All Davonte Weatherford wants is justice.
When Weatherford survived being shot by a Memphis, Tenn., police officer in 2017, protests erupted in the city. Memphians said it was another case of a black man being needlessly targeted by Memphis law enforcement officers, while local officials said Weatherford endangered the lives of police officers. To defend himself, Weatherford tried to get the police department to release the body camera footage from the incident.
His request was denied.
According to The Commercial Appeal’s Phillip Jackson, the newspaper filed a public information request for the bodycam footage. They also asked for the dashboard camera video and the surveillance video from a nearby business whose cameras captured the officer-involved shooting.
Their request was denied.
But Weatherford wouldn’t quit.
On Monday, more than a year after he was shot by a police officer, after numerous attempts to get the city to release the footage of that fateful day, Weatherford somehow got his hands on the body camera footage that had been withheld from taxpayers for more than a year and he took the matter into his own hands.
He released it himself.
Weatherford says he received the footage from someone at the Claiborne Ferguson Law Firm. But Weatherford’s criminal defense lawyer, whose name just happens to be Claiborne H. Ferguson, would not confirm that he gave the footage to Weatherford, the Commercial Appeal reports.
“You run again, I’m gonna kill you,” says an unnamed cop at the beginning of the video. Three seconds later, two shots ring out and the officer jumps out of the car pointing the gun at Weatherford, who is already on the ground.
The cop asks Weatherford where the gun is and Weatherford points at a spot on the ground. Although Weatherford is obviously wounded, the police roll him onto his stomach and handcuff his hands behind his back, where blood pools onto his shirt.
“I’m finna die,” Weatherford says. “I feel it.”
A police affidavit detailing the officer-involved shooting says that at 6:23 p.m. on September 8, witnesses reported two men flashing guns “like a movie.” When officers tried to detain people in the parking lot, the individuals began to run from the police.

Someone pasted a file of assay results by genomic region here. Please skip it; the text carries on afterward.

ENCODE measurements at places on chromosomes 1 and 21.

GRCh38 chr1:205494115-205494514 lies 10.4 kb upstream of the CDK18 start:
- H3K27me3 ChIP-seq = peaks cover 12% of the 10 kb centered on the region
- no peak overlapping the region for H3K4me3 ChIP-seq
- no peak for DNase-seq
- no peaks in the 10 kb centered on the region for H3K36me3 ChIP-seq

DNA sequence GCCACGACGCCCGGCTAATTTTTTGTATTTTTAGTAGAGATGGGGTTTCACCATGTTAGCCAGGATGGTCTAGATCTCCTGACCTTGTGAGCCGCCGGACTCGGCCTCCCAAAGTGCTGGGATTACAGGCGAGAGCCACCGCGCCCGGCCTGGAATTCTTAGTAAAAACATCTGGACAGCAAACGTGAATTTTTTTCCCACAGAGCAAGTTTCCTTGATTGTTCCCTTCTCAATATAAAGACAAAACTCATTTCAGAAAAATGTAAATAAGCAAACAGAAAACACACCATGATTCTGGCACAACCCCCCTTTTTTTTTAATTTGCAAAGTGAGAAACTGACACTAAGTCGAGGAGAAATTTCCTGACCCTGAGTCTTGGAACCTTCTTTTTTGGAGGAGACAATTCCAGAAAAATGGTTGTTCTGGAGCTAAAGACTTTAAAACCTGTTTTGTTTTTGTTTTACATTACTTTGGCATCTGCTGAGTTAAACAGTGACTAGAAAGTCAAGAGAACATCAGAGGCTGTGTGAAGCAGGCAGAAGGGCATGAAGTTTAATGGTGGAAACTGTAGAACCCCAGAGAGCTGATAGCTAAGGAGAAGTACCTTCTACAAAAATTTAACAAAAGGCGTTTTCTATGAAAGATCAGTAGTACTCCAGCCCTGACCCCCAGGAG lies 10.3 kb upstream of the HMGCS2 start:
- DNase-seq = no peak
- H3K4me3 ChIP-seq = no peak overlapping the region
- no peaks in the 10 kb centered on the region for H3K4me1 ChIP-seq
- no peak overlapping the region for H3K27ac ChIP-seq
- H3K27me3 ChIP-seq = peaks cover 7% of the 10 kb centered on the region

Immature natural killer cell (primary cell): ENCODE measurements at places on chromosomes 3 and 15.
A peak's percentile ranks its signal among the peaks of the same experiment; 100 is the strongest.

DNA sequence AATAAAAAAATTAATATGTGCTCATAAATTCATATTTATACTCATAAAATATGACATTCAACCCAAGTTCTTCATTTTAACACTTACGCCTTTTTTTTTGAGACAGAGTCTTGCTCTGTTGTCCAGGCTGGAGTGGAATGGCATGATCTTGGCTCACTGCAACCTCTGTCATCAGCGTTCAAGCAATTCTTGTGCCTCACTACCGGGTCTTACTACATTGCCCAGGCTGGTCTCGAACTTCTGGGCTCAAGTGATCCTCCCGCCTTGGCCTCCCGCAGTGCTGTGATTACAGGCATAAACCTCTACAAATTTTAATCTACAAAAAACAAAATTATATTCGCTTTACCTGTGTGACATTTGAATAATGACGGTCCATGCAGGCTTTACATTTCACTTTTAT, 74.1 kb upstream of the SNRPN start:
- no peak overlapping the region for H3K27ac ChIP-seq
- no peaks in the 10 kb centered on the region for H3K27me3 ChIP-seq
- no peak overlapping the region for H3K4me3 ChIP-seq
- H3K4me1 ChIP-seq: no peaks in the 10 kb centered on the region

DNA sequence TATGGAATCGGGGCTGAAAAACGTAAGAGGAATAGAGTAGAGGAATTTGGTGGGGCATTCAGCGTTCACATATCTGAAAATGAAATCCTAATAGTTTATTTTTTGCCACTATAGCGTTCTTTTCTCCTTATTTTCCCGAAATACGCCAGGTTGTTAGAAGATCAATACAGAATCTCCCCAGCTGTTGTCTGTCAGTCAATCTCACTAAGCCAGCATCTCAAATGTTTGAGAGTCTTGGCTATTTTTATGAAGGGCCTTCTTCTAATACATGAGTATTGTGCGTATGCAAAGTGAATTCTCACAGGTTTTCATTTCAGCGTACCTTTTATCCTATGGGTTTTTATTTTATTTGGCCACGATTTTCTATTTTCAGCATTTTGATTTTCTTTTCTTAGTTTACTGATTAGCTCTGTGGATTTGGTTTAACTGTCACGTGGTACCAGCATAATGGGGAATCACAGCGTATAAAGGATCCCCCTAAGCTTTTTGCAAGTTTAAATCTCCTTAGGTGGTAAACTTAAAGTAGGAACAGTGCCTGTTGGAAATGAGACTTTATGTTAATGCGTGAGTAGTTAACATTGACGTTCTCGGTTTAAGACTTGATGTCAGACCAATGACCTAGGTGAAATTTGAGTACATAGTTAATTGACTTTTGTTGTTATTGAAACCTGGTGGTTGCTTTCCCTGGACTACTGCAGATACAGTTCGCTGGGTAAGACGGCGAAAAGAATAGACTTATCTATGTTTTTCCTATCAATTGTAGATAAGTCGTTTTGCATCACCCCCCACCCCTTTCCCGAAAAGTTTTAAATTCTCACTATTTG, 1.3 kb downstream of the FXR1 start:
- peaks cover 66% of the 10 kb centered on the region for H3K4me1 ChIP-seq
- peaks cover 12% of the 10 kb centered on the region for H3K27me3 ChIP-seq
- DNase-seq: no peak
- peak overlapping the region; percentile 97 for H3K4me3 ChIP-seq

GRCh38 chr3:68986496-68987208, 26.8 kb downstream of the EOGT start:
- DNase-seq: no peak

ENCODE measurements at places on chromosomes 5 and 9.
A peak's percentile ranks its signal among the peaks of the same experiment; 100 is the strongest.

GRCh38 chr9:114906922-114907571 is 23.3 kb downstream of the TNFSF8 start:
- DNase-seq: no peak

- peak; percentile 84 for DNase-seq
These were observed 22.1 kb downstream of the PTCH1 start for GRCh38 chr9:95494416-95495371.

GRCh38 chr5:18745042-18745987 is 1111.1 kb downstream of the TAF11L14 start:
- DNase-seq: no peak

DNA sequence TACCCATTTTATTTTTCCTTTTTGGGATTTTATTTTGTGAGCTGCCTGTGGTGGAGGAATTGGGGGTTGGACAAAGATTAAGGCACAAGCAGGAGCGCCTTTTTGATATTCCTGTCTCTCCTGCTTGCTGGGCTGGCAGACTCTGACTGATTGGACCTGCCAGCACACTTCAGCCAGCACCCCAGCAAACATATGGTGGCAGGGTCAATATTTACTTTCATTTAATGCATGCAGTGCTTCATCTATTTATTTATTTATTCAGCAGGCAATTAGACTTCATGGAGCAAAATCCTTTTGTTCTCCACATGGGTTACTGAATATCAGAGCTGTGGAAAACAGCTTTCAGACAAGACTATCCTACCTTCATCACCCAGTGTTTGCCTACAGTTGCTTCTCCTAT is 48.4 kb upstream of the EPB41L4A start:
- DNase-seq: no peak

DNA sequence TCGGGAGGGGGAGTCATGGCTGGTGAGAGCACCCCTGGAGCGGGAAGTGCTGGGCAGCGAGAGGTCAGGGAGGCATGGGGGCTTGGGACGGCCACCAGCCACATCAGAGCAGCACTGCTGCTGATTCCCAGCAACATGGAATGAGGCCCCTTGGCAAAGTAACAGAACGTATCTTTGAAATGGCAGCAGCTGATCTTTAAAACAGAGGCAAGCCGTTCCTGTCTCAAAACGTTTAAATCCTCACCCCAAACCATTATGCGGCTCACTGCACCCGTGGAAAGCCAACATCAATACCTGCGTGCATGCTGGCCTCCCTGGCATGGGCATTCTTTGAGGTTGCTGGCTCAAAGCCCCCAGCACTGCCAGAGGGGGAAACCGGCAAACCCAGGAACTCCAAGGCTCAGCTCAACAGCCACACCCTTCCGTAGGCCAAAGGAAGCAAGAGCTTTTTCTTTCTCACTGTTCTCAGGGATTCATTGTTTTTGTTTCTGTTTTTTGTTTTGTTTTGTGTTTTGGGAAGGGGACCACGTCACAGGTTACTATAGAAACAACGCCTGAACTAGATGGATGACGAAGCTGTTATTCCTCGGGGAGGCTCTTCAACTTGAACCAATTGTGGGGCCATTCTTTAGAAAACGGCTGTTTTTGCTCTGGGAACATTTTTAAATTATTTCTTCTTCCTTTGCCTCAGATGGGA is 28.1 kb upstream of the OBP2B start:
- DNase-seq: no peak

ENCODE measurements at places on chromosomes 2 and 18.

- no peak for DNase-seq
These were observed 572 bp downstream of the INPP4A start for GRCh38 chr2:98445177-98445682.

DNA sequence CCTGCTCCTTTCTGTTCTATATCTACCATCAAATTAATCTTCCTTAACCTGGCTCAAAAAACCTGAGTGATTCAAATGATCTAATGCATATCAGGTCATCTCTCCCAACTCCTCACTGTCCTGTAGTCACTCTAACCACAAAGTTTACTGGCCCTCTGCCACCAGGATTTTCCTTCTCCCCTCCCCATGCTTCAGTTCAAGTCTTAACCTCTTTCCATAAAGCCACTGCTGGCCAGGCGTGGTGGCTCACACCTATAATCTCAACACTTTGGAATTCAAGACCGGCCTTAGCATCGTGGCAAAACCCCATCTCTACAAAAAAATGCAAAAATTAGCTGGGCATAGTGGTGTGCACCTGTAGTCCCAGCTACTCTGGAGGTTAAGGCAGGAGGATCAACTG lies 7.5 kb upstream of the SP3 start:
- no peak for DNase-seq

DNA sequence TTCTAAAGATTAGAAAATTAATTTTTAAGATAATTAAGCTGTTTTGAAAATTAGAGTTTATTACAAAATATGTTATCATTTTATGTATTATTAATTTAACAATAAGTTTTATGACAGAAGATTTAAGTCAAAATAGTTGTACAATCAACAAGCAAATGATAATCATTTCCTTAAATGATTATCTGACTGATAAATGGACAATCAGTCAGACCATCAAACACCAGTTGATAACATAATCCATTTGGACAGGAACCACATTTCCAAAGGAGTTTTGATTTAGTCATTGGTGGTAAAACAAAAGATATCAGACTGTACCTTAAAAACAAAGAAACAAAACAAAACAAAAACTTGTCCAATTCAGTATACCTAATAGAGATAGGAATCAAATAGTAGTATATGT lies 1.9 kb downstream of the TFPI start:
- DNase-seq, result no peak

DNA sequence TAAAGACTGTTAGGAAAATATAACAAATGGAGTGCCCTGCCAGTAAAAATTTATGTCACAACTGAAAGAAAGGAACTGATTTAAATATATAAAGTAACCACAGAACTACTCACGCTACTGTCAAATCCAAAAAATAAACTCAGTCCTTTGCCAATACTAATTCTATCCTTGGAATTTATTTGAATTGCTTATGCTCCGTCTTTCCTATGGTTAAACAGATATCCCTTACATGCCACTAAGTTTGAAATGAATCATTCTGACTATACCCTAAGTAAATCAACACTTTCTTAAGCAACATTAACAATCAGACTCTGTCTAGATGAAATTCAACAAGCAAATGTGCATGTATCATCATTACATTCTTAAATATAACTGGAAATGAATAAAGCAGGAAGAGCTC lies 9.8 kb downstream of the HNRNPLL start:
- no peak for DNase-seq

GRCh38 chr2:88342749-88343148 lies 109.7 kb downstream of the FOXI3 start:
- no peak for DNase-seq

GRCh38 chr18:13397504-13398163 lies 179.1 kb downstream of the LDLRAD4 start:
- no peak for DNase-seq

The police department released a statement that said: “Officers pursued, at which time one of the suspects reportedly turned and pointed a handgun at the officers,” but the police have not said if Weatherford was pointing the gun or waiving the gun at the officer while running.
Weatherford’s account of the incident differs.
Weatherford said he was at the shopping center where the incident happened after an argument with his girlfriend. As he was searching for a ride, Weatherford said a group of people at the store got into an argument and one of the people pulled out a gun.
However, Weatherford says that he didn’t initially run from the cop, according to an interview with the Commercial-Appeal.
“The other dudes had took off running. I just stood there,” Weatherford said. “I was thinking what am I going to run for, I didn’t do anything.”
Weatherford then said he started to run after he remembered he had an unregistered weapon, but was eventually cut off by the cop car. The police department said the .380 Jimenez pistol that was found at the scene was reported stolen in 2015.
Weatherford did not have a criminal record before the incident but now faces charges of aggravated assault, evading arrest and theft of property $1,000 or less. A later charge of unlawful possession of a weapon was added after the arrest when police say they discovered the gun Weatherford had was reportedly stolen. His next court date is on December 4.
The Memphis Police Department says they did not release the footage, because their investigation is ongoing. The Tennessee Bureau of Investigation did not investigate the shooting because it was not fatal.
Between 2010 and 2015, the Memphis Police Department shot 73 citizens, of which at least 38 were black, according to Vice’s data.